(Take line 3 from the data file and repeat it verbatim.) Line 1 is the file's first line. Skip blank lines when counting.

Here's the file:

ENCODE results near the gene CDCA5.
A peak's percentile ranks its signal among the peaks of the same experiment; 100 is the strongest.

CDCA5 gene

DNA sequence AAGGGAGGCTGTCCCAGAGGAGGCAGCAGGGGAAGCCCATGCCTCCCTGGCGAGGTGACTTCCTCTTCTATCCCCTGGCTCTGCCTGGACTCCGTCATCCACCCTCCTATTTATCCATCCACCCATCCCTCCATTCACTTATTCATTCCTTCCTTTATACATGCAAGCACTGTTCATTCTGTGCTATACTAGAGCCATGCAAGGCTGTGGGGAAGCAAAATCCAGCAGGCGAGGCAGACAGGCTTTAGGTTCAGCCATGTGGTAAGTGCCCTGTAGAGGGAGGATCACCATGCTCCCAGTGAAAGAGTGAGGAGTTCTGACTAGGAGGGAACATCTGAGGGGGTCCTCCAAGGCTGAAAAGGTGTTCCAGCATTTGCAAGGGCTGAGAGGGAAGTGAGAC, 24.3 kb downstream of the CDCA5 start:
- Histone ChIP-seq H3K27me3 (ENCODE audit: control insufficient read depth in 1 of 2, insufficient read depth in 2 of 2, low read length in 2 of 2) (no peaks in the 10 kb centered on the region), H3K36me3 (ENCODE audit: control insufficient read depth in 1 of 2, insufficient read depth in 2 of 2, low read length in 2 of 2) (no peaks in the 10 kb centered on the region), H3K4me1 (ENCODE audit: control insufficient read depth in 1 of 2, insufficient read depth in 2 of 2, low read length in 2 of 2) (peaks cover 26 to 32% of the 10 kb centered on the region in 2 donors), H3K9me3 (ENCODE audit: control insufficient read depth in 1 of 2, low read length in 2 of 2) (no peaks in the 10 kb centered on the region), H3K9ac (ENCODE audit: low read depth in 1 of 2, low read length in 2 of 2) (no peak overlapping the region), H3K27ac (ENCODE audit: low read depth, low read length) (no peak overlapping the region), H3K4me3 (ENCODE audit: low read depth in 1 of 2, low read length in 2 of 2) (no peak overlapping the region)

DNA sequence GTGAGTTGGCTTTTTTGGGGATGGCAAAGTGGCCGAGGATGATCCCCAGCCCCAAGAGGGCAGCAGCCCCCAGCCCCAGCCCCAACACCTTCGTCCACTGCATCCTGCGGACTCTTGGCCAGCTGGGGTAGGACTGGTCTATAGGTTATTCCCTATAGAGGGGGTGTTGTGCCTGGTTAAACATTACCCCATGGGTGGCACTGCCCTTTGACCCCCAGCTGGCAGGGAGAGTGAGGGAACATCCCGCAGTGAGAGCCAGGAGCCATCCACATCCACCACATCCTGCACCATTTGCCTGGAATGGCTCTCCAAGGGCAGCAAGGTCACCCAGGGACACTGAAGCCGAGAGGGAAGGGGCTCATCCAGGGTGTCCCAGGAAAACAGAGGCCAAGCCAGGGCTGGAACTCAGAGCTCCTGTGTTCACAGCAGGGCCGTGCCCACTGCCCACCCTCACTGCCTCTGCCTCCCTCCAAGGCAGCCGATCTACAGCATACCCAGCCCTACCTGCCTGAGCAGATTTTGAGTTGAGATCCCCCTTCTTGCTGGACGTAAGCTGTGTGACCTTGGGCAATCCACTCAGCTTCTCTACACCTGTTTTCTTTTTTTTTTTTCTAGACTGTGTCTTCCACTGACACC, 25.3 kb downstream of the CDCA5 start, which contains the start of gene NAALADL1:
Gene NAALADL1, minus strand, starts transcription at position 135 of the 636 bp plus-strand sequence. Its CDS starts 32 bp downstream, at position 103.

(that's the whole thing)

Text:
CDCA5 gene